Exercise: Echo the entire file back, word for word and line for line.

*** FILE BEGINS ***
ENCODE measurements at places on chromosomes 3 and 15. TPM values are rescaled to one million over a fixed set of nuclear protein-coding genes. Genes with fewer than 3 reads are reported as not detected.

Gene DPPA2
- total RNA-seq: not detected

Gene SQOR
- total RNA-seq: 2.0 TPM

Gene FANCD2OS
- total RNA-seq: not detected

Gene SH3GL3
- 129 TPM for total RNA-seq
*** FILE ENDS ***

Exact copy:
ENCODE measurements at places on chromosomes 3 and 15. TPM values are rescaled to one million over a fixed set of nuclear protein-coding genes. Genes with fewer than 3 reads are reported as not detected.

Gene DPPA2
- total RNA-seq: not detected

Gene SQOR
- total RNA-seq: 2.0 TPM

Gene FANCD2OS
- total RNA-seq: not detected

Gene SH3GL3
- 129 TPM for total RNA-seq